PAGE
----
Grief and the City Vending objects for mourning in Der Trauerautomat

Zurich-based designer and educator Lea Hofer wants us to rethink the process of mourning, and how to incorporate it into contemporary urban spaces and public discourse. To do so, she turned an old vending machine into a dispenser for unconventional objects of grief – and placed it within the largest burial grounds in the city. 

The frieze inscription on the Krematorium Sihlfeld, one of the oldest crematories in Switzerland, reads: “Flamme, löse das Vergängliche auf. Befreit ist das Unsterbliche.” (‘Flame, dissolve the ephemeral. Be the immortal released.’) Characterized by abundant Jugendstil and Neoclassicist elements, the crematory monumentalizes the process of incineration. With grand imperatives, it sculpts into stone a, if not the, transcendental resolution to terrestrial human death. The early 20th century building that houses the crematory, approached frontally via a scenic chestnut lined alley, is reminiscent of how Euro-centered, hegemonic understandings of death do not leave much to an uncertain end: dissolve, release. Mourn.

As a consequence, the symbolisms and institutional practices concerning human loss – and eventually grief – tend to be equally parochial, at odds with our contemporary world and everyday life. At least, this was a foundational observation for Zurich-based designer Lea Hofer, who in the past year started working on Der Trauerautomat. For this participatory installation, she repurposed an old vending machine by redesigning its surface and filling it with objects she thought would help people think of grief in different ways. Candles, tissues or rosaries are available for a few Swiss francs, but also more unconventional things like soap bubbles, chalk crayons or artefacts designed by local artists.

Death and commodification have always gone hand in hand

Lea Hofer

Some of these products – particularly the most unusual – have been met with irritation by passers-by, who according to local media outlets found the artwork to be “irreverent”. Instead of ‘disrespectful’, Hofer likes to think of these things as ‘de-contextualised’, she explains. “The objects are supposed to evoke a reaction in the audience, to interrogate their notion of grief.” Der Trauerautomat is currently located at one of the main entrances of Friedhof Sihlfeld, the cemetery complex comprising the above-mentioned crematory. This burial ground also happens to be Zurich’s largest public park. In a city that flaunts its greenery with occasional meadows rather than meticulously planned city gardens, the gridded, landscaped grounds open to the public since 1877 retain a feel of urbanity and community.

The intersection of contemporary urban life and discourses around death and mourning was indeed particularly intriguing to Hofer. While she initially considered placing her artwork at one of the many municipal baths on Zurich’s riverbanks, the cemetery’s location opens up a discussion of the burial ground’s role in an increasingly urbanized world. What is the role of intimate commemoration in public?

Digital practices of mourning – from celebrity culture to viral videos – flood our news feeds, and the way collective memory permeates our urban spaces is also being increasingly renegotiated. However, the symbolic practices of our burial sites, especially those located within cityscapes, remain largely unchanged. This is what Hofer wants to challenge: “Death has disappeared from cities in the global North, where we believe in the contradiction that we can be young forever and that only old people die. The Trauerautomat is supposed to surface right there, where we do not expect it.”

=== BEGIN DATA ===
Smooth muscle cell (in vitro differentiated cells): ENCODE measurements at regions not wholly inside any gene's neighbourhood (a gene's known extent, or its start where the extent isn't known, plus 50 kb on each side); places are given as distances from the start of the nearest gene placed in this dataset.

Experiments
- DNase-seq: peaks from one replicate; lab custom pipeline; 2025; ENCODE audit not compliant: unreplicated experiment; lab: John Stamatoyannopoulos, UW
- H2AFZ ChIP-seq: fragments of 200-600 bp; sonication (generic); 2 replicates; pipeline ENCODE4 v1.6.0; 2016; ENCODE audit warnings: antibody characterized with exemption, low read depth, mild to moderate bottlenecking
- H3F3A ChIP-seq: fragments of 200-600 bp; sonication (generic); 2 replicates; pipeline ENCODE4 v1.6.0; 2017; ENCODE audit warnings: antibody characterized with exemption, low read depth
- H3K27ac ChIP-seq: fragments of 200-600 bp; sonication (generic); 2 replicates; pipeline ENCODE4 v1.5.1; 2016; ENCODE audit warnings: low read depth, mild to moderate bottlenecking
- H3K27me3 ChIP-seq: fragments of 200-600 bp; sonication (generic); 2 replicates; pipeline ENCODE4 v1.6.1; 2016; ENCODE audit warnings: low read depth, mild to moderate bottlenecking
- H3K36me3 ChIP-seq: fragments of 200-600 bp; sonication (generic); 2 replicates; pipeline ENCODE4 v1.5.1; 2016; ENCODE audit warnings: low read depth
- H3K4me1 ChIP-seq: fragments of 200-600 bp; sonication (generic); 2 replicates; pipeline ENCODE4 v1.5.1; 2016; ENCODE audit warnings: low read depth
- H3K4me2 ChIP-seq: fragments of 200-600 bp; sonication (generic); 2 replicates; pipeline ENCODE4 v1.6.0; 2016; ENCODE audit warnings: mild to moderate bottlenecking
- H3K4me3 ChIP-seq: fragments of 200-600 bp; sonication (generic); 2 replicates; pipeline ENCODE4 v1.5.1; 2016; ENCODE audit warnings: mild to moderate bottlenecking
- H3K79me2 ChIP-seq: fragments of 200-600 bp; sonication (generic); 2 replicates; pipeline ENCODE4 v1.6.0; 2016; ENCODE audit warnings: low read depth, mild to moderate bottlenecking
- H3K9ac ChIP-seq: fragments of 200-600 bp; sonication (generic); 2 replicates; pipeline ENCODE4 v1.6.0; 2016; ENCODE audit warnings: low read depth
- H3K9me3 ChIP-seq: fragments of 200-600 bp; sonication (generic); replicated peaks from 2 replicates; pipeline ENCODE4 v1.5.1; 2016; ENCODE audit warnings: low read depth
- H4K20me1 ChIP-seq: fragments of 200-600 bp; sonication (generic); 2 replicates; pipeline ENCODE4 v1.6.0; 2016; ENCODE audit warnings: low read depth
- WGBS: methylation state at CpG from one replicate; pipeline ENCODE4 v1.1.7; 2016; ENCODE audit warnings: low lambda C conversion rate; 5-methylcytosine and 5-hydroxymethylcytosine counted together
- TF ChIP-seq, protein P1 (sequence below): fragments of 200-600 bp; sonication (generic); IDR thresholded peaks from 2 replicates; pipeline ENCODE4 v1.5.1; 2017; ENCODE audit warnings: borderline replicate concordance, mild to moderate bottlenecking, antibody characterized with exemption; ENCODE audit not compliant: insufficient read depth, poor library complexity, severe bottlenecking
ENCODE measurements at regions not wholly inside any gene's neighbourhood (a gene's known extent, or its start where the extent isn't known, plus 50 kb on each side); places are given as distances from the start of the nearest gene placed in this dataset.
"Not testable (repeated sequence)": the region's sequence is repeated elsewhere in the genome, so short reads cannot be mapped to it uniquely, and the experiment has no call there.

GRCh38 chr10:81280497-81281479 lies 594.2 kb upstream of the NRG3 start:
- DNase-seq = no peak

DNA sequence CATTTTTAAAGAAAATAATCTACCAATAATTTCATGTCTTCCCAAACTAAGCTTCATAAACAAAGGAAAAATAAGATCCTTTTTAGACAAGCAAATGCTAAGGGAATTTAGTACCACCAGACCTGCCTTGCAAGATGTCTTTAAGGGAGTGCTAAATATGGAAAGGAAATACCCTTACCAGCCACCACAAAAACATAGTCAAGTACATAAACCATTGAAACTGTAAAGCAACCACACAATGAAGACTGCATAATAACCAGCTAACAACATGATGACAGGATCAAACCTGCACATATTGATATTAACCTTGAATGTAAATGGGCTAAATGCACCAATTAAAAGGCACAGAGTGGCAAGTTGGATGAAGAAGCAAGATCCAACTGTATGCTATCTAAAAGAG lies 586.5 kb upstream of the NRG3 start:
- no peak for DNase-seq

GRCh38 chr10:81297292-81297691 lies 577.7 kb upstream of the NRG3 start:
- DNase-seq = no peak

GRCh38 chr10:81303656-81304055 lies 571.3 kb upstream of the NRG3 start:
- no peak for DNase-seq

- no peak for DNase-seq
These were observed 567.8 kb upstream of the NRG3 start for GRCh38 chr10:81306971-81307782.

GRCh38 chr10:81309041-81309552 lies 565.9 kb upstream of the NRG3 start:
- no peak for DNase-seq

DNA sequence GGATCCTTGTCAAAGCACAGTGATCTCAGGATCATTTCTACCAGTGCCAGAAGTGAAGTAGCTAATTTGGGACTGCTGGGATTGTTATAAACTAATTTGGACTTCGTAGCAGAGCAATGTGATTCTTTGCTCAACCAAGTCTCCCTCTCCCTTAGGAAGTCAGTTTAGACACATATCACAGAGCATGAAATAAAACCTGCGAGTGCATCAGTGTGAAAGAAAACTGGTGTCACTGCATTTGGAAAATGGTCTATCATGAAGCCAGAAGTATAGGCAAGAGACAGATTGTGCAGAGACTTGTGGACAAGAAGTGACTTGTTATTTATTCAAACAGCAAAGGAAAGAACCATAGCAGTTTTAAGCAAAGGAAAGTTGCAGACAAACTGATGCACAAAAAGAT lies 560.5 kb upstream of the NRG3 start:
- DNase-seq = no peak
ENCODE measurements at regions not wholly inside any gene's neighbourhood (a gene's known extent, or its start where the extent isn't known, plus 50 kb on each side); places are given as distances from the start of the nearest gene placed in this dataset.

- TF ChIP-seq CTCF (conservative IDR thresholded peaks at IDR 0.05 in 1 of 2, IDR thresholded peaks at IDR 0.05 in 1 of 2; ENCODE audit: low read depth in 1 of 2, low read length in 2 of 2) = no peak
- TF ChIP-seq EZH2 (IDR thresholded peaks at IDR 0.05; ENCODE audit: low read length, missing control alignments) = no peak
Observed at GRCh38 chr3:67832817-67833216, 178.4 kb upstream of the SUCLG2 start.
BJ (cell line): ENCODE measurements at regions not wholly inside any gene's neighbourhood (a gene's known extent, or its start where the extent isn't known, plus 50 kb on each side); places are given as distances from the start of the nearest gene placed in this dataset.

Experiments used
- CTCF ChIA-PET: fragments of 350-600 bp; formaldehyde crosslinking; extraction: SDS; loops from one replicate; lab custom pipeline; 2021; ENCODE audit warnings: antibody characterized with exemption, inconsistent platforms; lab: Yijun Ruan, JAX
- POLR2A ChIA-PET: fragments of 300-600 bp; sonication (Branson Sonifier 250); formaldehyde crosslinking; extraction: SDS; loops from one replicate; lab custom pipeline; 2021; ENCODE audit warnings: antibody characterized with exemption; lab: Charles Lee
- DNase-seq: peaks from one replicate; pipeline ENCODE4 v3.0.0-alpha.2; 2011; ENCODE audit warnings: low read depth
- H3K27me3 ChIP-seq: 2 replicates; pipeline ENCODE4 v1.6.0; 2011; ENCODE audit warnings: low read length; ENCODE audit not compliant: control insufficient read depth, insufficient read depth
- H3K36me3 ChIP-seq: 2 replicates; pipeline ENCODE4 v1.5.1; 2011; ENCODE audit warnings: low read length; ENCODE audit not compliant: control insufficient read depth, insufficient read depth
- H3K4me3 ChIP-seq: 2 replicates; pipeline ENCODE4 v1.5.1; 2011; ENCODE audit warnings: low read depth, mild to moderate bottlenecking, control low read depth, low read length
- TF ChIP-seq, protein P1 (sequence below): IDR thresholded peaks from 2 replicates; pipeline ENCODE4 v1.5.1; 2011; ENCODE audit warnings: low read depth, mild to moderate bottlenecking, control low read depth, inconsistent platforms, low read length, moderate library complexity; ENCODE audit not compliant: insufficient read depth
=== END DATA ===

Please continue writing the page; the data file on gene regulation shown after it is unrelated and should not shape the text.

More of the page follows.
Krematorium Sihlfeld, Zurich

All the products in the Trauerautomat are for sale, and those sold out are continuously refilled by Hofer herself. Her artwork thus encourages a type of interaction from its audience that brings up questions of monetary consumption in relation to grief. If grieving is an act of egoism, as Roland Barthes argues in his Mourning Diary, then why shouldn’t it be accompanied by individually tailored acts of consumption? The question appears cynical, but Hofer approaches it with disarming openness and playfulness: “Of course, death and commodification have always gone hand in hand. One of the leading business schools in Switzerland got in touch with me, and wanted to help me craft a business plan for the Trauerautomat. But monetising the project was never my intention”. Instead, the vending machine is, for Hofer, a symbol pertinent to the cityscape – allowing her to explore the possible public trajectories of a personal, complex process.

The Trauerautomat repurposes an object ordinarily associated with cheap thrills, purchased with small change, filling it with things that defy the conventional process of grief. By doing so, it precisely challenges the established transcendence of death and commemoration. It captures the practice of mourning in the everyday and the whimsical, despite – or perhaps precisely because of – its close proximity to that stony inscription on the crematory. In this way, the work directly opposes that morbid injunction to grieve, which dictates so many of our understandings of death. Hofer was surprised by this unexpectedly productive contrast, and sees in it the relevance of her project: “The Trauerautomat provokes a lot of critiques and analyses. People take pictures and send me letters, both enthused and appalled. It is an installation about death, but it is very much alive.”

Der Trauerautomat will be located at Friedhof Sihlfeld, Zurich until November 2019. 

Photos of Der Trauerautomaat courtesy of the artist.

Der Trauerautomaat
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